GURUGRAM: Haryana’s voter turnout for the assembly elections saw a sharp drop this year. Gurugram led the fall among districts and Badshapur among seats.
Gurugram (52.5%) was at the bottom of the pack among the state’s 22 districts, a steep 17 percentage point decline from 69% in the 2014 assembly elections. The performance is not surprising given the turnout patterns in the district across elections — in 2014, Gurugram finished second from the bottom, better only than Faridabad — but worrying nevertheless because the population has increased in the last five years.
Three of the four assembly seats in Gurugram district — Badshapur, Pataudi and Gurgaon — were among the bottom 10 constituencies in turnout numbers. The lowest turnout figures in the state came from the Badshapur seat, which is the biggest in Haryana in terms of the size of the electorate (3.8 lakh). The constituency, which stretches across the expressway to the new sectors from Sohna Road, recorded a turnout of just 45%, a precipitous decline of 23 percentage points from 68% in the 2014 assembly polls. Figures released at 11pm showed Panipat City had the same turnout as that in Badshapur.
The Pataudi seat — a reserved one — fared only slightly better. Just 50% of the electorate turned out to vote. Gurugram, a constituency made up of predominantly urban voters, started on a worrying note in the morning. Till the first half of polling day, the Gurgaon seat had struggled to even touch the 20% turnout mark. While it did pick up towards the latter part of the day, the turnout climbed to just 51% till 7pm. Although the Gurgaon seat has never fared well in voter participation, this year’s performance was the worst in the past decade.
In the 2014 assembly polls, the voter turnout in Gurugram was much lower than the state average of 75%. That year, Sirsa had witnessed the highest turnout at 85%, followed by Fatehabad and Kaithal at 83% each. This year, Sirsa clocked a 69.6% turnout, lower than Fatehabad (74.5%) and Kaithal (75.4%). Voter participation in Fatehabad was the highest in the state this time.
A long weekend, lack of “strong” candidates, and discontent over long-pending demands were cited as some of the reasons that could have affected the voter turnout in Gurugram district this year. Badshapur, the constituency of BJP leader and state minister Rao Narbir Singh who did not receive a ticket this time, has been witnessing rumblings other than political. Protests against the Kherki Daula toll plaza broke out just before the elections, followed by a vote boycott call to express anger at the government’s inability to shift the toll out.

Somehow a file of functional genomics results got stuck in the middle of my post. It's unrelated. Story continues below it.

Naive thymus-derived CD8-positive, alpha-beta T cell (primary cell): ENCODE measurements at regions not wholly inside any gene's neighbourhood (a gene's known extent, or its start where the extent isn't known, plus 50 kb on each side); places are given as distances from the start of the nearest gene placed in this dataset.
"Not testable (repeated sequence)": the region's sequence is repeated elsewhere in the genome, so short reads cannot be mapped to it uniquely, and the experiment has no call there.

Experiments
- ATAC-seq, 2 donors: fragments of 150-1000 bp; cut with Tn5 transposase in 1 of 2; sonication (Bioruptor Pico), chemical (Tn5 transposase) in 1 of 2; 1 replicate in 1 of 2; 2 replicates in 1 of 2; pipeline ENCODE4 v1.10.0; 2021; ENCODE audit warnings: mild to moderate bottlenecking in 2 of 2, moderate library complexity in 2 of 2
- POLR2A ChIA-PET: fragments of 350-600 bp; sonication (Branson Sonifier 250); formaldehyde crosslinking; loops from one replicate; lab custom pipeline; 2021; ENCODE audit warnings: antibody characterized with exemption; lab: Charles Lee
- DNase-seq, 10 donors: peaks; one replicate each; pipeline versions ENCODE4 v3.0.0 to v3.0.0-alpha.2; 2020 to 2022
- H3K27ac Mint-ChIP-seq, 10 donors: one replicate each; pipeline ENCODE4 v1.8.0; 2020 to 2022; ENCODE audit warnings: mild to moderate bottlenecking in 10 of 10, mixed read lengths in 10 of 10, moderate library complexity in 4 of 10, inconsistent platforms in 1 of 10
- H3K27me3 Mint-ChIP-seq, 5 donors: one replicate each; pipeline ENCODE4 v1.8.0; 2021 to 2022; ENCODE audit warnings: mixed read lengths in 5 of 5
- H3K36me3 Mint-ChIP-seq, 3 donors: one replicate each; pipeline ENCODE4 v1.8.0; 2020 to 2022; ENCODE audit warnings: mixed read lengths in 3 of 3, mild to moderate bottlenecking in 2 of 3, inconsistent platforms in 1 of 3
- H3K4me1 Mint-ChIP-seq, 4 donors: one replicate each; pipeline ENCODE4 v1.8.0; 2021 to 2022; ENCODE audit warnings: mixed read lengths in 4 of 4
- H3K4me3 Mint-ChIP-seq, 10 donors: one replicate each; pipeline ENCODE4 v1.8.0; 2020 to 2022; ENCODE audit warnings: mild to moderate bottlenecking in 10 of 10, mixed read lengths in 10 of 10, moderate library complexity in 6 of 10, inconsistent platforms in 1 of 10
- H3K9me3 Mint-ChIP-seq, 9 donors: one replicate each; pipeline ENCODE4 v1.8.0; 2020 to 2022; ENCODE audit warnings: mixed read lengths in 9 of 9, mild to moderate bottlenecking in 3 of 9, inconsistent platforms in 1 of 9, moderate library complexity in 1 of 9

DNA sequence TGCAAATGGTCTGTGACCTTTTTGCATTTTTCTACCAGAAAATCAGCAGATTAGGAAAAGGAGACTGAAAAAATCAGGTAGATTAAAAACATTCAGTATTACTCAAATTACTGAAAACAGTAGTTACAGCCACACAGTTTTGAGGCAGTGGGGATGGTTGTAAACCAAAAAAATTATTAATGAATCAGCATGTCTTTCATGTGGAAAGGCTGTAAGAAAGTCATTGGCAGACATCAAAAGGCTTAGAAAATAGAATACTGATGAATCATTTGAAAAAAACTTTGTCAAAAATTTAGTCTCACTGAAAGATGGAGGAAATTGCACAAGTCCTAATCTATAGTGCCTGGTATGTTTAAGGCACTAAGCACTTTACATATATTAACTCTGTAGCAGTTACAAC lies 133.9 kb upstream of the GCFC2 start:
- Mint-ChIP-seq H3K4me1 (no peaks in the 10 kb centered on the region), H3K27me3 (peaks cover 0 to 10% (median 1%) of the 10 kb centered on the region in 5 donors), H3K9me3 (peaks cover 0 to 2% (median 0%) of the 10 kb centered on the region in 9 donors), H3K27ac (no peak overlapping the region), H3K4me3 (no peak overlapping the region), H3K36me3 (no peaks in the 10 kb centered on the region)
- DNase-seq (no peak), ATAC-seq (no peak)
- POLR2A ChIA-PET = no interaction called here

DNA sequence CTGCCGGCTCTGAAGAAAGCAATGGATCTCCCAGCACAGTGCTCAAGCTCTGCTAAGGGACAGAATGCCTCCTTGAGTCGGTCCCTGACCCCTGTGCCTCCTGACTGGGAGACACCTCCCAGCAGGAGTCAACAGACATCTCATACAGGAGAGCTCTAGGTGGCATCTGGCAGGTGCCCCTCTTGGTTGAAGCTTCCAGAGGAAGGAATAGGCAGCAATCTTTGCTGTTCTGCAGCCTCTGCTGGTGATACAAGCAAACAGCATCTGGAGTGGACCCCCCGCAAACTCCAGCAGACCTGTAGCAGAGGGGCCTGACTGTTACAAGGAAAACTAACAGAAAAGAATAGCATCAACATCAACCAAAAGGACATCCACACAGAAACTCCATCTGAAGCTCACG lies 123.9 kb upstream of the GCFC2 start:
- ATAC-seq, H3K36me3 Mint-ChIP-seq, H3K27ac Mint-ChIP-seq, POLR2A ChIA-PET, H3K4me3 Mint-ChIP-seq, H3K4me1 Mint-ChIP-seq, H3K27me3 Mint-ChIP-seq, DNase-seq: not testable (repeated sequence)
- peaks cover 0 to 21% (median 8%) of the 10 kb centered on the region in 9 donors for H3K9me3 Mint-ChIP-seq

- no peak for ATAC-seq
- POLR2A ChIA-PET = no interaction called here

Officials managing poll booths also expressed concern with the low number of people turning up. “We had all arrangements in place — like wheelchairs and first-aid — but they were hardly used. In fact, all the booths in urban areas are faring poorly. My colleagues in booths in rural and slum areas have claimed their turnout is a little better,” said a Red Cross Society volunteer at Delhi Public School in Sector 47 in the afternoon.
Political observers blamed a lacklustre campaign for this apathy among voters. “This is primarily due to public apathy. Civic demands like proper electricity and removal of the Kherki Daula toll remained unaddressed. Moreover, no party had anything concrete to give. As a result, people may not have connected with the process at all,” noted veteran political analyst Ramji Lal.
Candidates and politicians of almost all parties had barely touched upon local issues in their rallies. Observers argued that since the Gurugram seat comprises mainly a migrant population that casts its votes in respective states, candidates hadn’t focused enough on addressing their grievances. During the course of the election campaign, residents had told TOI a full-fledged campaign on local issues was needed but wasn’t visible. Even where candidates turned up with folded hands, their promises had everything but issues plaguing the city.